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Figure 3. Expression of immature pro-IL-1β and active IL-1β induced by Saps. Monocytes were stimulated with Sap2 or Sap6 (20 μg/mL) or LPS-ATP for 4 h. (A) After incubation, cells were first fixed, permeabilized, and incubated with anti-human pro-IL-1β. To inhibit the activation of caspase-1 monocytes were pretreated with IC-1 (25 and 100 μM), for 30 min. Fluorescence was analyzed by flow cytometer and expressed as mean intensity fluorescence. Data are expressed as means ± SEM of three samples pooled from three independent experiments. *p < 0.05 (Sap-treated cells versus untreated cells), §p < 0.05 (Sap plus IC-1-treated cells versus Sap-treated cells). Differences were analyzed by ANOVA test. (B) For western blotting analysis, after incubation, cell lysates were separated by SDS-PAGE, transferred to nitrocellulose membranes, and incubated with antibodies against pro and active IL-1β. (C) An antibody to β-actin was used for normalization. The Western blots and normalization data are from one experiment representative of four independent experiments with similar results.

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Figure 4. Caspase-1 activation induced by Saps. Monocytes, MDMs, or DCs were stimulated with Sap2 or Sap6 (20 μg/mL). (A) After incubation cells were lysed and analyzed by western blotting to examine caspase-1 activation. (A–H) To inhibit the activation of caspase-1, cells were pretreated with IC-1 (25 μM). (B) Normalization of caspase-1 expression against β-actin was carried out. (C–G) Supernatants were recovered and tested for the presence of (C–E) IL-1β, (F) IL-18, and (G) TNF-α. (H) MDMs were pretreated with LPS (1 μg/mL) and then stimulated with Saps for 2 h before lysis and western blotting analysis. Data are expressed as means + SEM of three samples pooled from three independent experiments. *p < 0.05, **p < 0.01 ((A) Sap-treated cells versus untreated cells (C–H) Sap plus IC-1-treated cells versus Sap-treated cells). Differences were analyzed by ANOVA test. The western blots and normalization data are from one out experiment representative of two performed with similar results.

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The activation of the NLRP3 inflammasome requires, in most cell types, two different stimuli. One, often called priming, is necessary for the upregulation of NLRP3 and pro-IL-1β and is usually caused by microbial ligands. The second stimulus is the real activator of the NLRP3 inflammasome (e.g. ATP). It has been demonstrated that human monocytes need only one stimulus, because they constitutively express active caspase-1 or because they can secrete ATP in response to stimulation with microbial ligands. To clarify whether Saps act exclusively like other microbial ligands or whether they are direct activators of the NLRP3 inflammasome, macrophages primed with LPS (signal 1) were then stimulated with Saps. The results shown in Figure 4H demonstrate that Saps are able to directly activate the production of IL-1β.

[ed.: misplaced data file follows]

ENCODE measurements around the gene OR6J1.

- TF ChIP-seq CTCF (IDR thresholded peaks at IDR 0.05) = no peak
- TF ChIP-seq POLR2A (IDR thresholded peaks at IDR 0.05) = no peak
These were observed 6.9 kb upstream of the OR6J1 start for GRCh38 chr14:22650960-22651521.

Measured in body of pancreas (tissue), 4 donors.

Because the tyrosine kinase Syk is involved in the control of both pro-IL-1β synthesis and the activation of the inflammasome induced by Candida [10], we carried out experiments to assess whether Syk is also involved in the activation of the NLRP3 inflammasome induced by Saps. The phosphorylation of Tyr525/526 is essential for Syk function [27]. No activation of Syk was observed after 4 h of stimulation with Sap2, Sap6, or LPS-ATP (data not shown).

The direct involvement of NLRP3 in the induction of IL-1β by Saps was investigated. By using Western blot analysis, a significant increase in NLRP3 expression upon stimulation with Sap2, Sap6, or LPS-ATP was observed (Fig. 5A and B). Then, the involvement of NLRP3 was also analyzed by using small interfering RNA (siRNA). An RT-PCR control experiment (Fig. 5C) showed that electroporation of NLRP3 siRNA had a strong silencing efficiency (about 80%). As shown in Figure 5D, IL-1β production in silenced cells stimulated with Sap2, Sap6, or LPS-ATP was markedly attenuated compared with that of control cells. Conversely, TNF-α secretion was barely affected, indicating that Sap-induced IL-1β production is regulated via NLRP3.

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Figure 5. The role of NLRP3 in the production and release of IL-1β. (A, B) Expression of NLRP3 in monocytes was evaluated by western blotting after stimulation for 4 h with Sap2 or Sap6. (C) Monocytes were transfected with siRNA NLRP3 or nonsilencing control (siC). RT-PCR of lysates after overnight incubation was performed for NLRP3 expression normalized against that of GAPDH. (D–E) After 24 h cells were primed for 4 h with Sap2, Sap6, or LPS plus ATP. (D) IL-1β or (E) TNF-α were assessed in the supernatants. The western blots and normalization data are from one experiment representative of three independent experiments with similar results. Cytokine production data are expressed as means + SEM of six samples pooled from three independent experiments. *p < 0.05, **p < 0.01 (siRNA NLRP3-treated cells versus siC-treated cells). Differences were analyzed by ANOVA test.